We just finished implementing a 12 step onboarding.
“That’s WAY too many clicks.”
…is that what you’re thinking? You’re not wrong— that is a lot of clicks. But hear me out for one second.
I can’t tell you how many PMs and engineers have told me “that’s too many clicks” while we figure out how to chop and condense into something that’s actually less clear.
Here’s an ideology better than “keep the clicks low”:
Don’t make me think.
Aha! Now you’re back with me.
That’s was our approach with this new onboarding. We asked ourselves.. “How can we make sure each step (no matter how many there are) has such a low threshold of effort that users will fly through it?”
After spending some time getting our hands dirty — we were able to identify 3 major problems that we needed to correct, and how many steps we needed to do it.
1. First and foremost — we needed to reduce the time to WOW.
Our old flow asked the user to do a lot of work and didn’t provide a WOW moment until the very end. By that point a good chunk of people had already fallen off.
The most important thing we needed was to give our users something to be excited about right from the get go. What’s more exciting than customizing something to mirror your brand? Boom. Let’s start there.
2. More focus on PEOPLE talking to PEOPLE.
The next problem we identified was that a majority of our customers weren’t adding an avatar or setting up a welcome message. Why? Because we weren’t asking them to.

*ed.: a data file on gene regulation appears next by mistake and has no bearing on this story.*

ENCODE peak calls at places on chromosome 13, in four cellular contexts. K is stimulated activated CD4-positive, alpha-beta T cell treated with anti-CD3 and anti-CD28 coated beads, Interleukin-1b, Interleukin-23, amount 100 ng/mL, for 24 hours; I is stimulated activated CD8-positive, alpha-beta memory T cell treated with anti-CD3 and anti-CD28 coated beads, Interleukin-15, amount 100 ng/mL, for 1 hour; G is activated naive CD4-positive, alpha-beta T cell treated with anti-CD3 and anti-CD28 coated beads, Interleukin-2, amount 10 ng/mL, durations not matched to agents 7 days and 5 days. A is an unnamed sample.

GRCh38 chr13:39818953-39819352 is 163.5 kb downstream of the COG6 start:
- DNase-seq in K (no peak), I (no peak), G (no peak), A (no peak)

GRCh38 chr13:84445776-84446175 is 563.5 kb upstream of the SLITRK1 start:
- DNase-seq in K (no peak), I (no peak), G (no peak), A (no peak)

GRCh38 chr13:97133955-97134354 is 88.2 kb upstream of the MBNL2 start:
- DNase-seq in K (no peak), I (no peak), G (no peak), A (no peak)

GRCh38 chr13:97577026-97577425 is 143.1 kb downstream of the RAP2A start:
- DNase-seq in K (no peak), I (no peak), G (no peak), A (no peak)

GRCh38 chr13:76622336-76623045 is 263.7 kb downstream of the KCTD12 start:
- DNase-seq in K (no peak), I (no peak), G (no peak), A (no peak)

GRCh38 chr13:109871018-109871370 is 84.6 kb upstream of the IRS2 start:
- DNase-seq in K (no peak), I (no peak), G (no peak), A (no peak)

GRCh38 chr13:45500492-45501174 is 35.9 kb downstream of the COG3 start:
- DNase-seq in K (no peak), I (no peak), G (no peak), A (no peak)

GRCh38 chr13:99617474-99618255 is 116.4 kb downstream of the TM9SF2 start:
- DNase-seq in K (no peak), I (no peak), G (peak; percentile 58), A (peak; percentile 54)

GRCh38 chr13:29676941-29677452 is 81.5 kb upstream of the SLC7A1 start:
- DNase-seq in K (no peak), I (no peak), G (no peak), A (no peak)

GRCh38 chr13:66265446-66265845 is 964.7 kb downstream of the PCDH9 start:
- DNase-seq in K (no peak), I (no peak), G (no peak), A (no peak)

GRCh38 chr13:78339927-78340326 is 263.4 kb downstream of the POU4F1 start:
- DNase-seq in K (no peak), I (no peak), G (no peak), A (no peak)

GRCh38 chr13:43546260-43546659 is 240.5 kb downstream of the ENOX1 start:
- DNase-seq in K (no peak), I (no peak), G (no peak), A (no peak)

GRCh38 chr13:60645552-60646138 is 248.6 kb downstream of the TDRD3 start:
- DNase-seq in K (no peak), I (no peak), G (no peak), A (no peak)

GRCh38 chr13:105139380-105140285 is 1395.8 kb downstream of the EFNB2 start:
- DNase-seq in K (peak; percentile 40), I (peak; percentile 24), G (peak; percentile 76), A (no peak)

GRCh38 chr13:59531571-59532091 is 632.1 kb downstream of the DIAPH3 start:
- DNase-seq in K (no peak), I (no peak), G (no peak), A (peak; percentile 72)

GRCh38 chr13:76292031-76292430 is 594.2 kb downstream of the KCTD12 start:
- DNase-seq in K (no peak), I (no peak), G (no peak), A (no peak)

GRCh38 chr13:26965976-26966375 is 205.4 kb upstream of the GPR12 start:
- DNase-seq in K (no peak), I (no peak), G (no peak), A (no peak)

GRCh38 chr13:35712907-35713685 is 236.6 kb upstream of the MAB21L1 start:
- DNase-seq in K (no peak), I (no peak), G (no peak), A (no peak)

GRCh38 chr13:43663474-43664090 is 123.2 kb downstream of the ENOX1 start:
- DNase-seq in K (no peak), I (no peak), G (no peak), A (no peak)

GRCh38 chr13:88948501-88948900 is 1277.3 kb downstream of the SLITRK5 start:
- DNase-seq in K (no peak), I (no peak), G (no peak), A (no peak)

Because we weren’t suggesting users do those 2 things — they weren’t. Which meant that some of our users weren’t getting the full Drift experience and therefore were missing out on some of the conversations they could be having.
3. Last but major question: Soo.. who’s actually setting this up?
It became apparent to us pretty quickly that the people using and signing up for Drift might not be the person actually putting the code on their company’s website. Instead of dropping them into a screen with 15 technical things they could do and 5 different ways to install… let’s ask just one simple question:
Are you setting this up or is someone else?
You are? Cool —here are the install options. You got this, but we’re here if you need anything.
Someone else is? That’s cool too — here’s a place invite them.
Some of you might be like… “Ummm…. Elyse, the progress bar in your mocks say 5 steps, but this article says 12. Why you lyin’?” Great observation — there’s a set of screens within each “step” that adds up to 12. Bucketing things by theme help keep the user from feeling as if there’s so much work they’ll never finish it! Here’s a chart of the things we themed and bucketed:
There it is. That’s all the secret sauce. Making each step feel like an easy win for the user by only asking or solving for one thing at a time.
We shipped this new flow live the day before we launched our Drift bot on Product Hunt which put it through the ultimate stress test. I have to admit — I was a little anxious, but the reactions were great.
Awww gee you guys! 🙈
A designers work is never done. And I’m sure we’ll end up tearing this flow apart to optimize for something else eventually. In the meantime though— I hope this post is useful to anyone looking at their onboarding flow.